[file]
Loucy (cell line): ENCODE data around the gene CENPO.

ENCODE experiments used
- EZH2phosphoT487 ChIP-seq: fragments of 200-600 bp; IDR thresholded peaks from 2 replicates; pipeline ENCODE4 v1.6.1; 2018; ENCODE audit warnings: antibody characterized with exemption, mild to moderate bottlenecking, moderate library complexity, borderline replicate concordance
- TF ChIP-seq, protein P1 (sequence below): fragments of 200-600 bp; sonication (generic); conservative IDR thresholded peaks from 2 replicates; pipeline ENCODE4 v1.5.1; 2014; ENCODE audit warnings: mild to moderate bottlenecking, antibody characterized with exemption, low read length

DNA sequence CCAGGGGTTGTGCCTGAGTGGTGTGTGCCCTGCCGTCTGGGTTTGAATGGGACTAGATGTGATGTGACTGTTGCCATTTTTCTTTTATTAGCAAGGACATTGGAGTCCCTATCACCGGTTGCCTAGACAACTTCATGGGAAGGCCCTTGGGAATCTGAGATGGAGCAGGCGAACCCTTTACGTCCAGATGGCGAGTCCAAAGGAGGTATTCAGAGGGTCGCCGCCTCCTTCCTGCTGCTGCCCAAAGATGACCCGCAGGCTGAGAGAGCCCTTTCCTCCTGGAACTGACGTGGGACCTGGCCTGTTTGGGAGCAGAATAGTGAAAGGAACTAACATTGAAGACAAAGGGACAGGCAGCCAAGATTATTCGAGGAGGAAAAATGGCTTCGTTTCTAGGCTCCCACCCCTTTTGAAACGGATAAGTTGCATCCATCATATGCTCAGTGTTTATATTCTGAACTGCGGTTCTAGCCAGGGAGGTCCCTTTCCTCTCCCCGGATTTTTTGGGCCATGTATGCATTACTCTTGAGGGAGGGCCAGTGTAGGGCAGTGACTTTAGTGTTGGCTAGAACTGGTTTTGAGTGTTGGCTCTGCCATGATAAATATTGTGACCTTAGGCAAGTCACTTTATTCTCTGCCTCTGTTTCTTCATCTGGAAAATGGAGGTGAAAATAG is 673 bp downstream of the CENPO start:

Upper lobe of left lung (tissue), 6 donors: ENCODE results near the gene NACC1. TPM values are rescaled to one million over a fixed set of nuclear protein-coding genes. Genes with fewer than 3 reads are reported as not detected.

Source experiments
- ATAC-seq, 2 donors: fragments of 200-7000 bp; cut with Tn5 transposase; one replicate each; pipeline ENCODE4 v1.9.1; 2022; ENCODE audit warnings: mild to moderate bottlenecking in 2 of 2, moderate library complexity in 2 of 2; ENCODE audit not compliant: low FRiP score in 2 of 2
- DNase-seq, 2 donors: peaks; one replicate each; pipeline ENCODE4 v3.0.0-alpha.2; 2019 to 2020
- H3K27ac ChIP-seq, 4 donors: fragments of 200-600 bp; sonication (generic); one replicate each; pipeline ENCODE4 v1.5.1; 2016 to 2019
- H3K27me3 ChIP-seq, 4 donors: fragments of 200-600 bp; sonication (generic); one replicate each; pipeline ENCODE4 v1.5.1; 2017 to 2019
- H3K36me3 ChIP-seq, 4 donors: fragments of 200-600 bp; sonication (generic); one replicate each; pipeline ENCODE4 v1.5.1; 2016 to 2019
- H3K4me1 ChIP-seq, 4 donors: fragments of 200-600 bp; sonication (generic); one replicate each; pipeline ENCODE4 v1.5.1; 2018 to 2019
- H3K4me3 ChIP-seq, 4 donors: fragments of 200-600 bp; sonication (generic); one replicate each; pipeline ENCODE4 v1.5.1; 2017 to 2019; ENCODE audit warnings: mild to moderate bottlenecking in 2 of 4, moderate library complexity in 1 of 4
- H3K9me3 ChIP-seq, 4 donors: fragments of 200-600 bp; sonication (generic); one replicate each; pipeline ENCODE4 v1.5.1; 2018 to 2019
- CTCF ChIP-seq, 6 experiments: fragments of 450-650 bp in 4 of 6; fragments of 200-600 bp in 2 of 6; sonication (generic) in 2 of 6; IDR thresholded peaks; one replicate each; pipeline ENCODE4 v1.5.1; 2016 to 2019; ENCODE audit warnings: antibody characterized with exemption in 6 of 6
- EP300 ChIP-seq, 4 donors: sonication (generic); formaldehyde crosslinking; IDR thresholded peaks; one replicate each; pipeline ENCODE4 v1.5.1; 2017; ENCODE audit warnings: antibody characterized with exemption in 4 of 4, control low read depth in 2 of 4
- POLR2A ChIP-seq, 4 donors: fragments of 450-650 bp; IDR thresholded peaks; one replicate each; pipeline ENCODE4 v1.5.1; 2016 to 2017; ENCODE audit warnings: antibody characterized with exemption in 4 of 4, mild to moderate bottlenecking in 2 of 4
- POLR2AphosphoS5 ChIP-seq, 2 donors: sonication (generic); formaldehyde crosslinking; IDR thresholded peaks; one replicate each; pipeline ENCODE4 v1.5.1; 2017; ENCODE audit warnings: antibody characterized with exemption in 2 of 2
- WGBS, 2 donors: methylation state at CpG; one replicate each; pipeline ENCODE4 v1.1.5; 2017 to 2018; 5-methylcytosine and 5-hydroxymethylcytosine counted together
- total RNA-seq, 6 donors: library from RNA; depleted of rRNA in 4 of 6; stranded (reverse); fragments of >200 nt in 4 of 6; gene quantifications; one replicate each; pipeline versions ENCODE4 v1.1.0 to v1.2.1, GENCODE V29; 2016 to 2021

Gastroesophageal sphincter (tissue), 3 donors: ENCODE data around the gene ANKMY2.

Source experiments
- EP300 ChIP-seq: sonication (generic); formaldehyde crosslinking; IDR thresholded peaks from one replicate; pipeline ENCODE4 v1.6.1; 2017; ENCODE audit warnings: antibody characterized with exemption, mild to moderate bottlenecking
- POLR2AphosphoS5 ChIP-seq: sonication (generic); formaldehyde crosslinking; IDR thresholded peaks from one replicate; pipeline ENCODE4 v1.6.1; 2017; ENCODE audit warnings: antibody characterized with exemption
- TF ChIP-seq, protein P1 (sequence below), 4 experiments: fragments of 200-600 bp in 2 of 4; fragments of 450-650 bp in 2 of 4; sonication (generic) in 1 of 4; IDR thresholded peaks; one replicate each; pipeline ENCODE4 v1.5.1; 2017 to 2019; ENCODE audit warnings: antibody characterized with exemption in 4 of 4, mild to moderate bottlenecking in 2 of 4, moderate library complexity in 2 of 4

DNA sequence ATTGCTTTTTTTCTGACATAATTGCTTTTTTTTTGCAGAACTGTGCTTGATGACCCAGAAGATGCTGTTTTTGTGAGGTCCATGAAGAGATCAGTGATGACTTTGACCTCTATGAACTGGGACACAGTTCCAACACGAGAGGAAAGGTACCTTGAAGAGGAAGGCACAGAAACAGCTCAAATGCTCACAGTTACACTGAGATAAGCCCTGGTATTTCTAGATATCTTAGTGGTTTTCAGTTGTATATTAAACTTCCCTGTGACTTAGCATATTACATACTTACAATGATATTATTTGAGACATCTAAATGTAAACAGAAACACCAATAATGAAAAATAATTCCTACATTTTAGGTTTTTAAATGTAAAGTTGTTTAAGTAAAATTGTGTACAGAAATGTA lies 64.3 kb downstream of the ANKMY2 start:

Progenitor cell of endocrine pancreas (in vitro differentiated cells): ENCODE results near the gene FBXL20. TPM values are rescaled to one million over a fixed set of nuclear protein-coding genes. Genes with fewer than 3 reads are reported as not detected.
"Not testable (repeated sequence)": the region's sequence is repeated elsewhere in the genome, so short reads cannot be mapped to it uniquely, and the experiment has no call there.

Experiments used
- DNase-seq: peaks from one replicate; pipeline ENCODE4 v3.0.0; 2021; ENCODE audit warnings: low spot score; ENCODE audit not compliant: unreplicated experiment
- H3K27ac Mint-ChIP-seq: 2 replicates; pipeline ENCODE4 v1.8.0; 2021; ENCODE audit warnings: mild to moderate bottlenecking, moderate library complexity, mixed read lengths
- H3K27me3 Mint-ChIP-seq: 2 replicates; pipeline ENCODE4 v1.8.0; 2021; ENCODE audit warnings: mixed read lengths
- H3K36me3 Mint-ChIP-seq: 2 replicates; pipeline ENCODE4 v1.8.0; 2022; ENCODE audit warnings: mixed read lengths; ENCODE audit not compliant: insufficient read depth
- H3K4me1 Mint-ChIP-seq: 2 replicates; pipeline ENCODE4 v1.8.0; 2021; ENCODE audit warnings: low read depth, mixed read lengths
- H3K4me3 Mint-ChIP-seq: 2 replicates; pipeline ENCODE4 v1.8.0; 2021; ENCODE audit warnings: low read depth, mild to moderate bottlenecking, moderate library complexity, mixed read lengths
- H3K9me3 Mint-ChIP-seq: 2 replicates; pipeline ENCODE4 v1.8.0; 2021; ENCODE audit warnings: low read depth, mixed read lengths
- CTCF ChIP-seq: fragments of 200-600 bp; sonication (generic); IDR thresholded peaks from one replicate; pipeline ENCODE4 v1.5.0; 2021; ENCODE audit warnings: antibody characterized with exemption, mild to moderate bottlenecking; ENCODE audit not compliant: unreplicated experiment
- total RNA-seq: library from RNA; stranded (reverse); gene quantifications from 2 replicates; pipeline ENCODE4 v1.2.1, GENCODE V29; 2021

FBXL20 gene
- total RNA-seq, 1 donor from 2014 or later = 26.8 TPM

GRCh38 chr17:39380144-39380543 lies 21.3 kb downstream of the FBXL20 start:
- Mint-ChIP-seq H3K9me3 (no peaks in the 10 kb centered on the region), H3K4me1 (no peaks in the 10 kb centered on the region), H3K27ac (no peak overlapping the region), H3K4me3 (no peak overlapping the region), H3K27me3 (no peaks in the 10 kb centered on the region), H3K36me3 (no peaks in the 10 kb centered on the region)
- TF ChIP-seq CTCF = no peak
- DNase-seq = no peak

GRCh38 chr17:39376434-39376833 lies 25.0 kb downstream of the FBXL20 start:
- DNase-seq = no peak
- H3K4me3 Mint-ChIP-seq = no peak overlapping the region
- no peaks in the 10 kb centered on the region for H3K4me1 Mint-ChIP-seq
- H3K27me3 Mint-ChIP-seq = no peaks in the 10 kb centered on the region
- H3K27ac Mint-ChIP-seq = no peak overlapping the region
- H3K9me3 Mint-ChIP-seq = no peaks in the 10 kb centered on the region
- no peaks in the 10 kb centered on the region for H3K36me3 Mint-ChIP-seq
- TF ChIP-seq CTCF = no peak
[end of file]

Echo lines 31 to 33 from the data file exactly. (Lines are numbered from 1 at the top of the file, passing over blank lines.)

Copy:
- DNase-seq: peaks from one replicate; pipeline ENCODE4 v3.0.0; 2021; ENCODE audit warnings: low spot score; ENCODE audit not compliant: unreplicated experiment
- H3K27ac Mint-ChIP-seq: 2 replicates; pipeline ENCODE4 v1.8.0; 2021; ENCODE audit warnings: mild to moderate bottlenecking, moderate library complexity, mixed read lengths
- H3K27me3 Mint-ChIP-seq: 2 replicates; pipeline ENCODE4 v1.8.0; 2021; ENCODE audit warnings: mixed read lengths